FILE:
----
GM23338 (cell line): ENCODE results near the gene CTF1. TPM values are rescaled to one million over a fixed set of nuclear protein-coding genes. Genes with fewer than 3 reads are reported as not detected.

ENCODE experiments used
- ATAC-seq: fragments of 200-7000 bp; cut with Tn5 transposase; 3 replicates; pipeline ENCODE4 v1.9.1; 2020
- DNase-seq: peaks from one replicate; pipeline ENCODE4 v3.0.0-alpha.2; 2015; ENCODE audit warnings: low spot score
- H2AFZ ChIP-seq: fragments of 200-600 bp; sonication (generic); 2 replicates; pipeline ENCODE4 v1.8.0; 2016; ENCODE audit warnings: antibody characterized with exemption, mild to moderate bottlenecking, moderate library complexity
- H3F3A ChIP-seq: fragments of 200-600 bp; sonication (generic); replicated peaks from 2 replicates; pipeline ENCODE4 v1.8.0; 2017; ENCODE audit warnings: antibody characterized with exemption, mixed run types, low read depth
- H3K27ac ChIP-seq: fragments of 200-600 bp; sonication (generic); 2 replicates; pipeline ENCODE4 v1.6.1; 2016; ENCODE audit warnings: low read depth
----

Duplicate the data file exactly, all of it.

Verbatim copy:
GM23338 (cell line): ENCODE results near the gene CTF1. TPM values are rescaled to one million over a fixed set of nuclear protein-coding genes. Genes with fewer than 3 reads are reported as not detected.

ENCODE experiments used
- ATAC-seq: fragments of 200-7000 bp; cut with Tn5 transposase; 3 replicates; pipeline ENCODE4 v1.9.1; 2020
- DNase-seq: peaks from one replicate; pipeline ENCODE4 v3.0.0-alpha.2; 2015; ENCODE audit warnings: low spot score
- H2AFZ ChIP-seq: fragments of 200-600 bp; sonication (generic); 2 replicates; pipeline ENCODE4 v1.8.0; 2016; ENCODE audit warnings: antibody characterized with exemption, mild to moderate bottlenecking, moderate library complexity
- H3F3A ChIP-seq: fragments of 200-600 bp; sonication (generic); replicated peaks from 2 replicates; pipeline ENCODE4 v1.8.0; 2017; ENCODE audit warnings: antibody characterized with exemption, mixed run types, low read depth
- H3K27ac ChIP-seq: fragments of 200-600 bp; sonication (generic); 2 replicates; pipeline ENCODE4 v1.6.1; 2016; ENCODE audit warnings: low read depth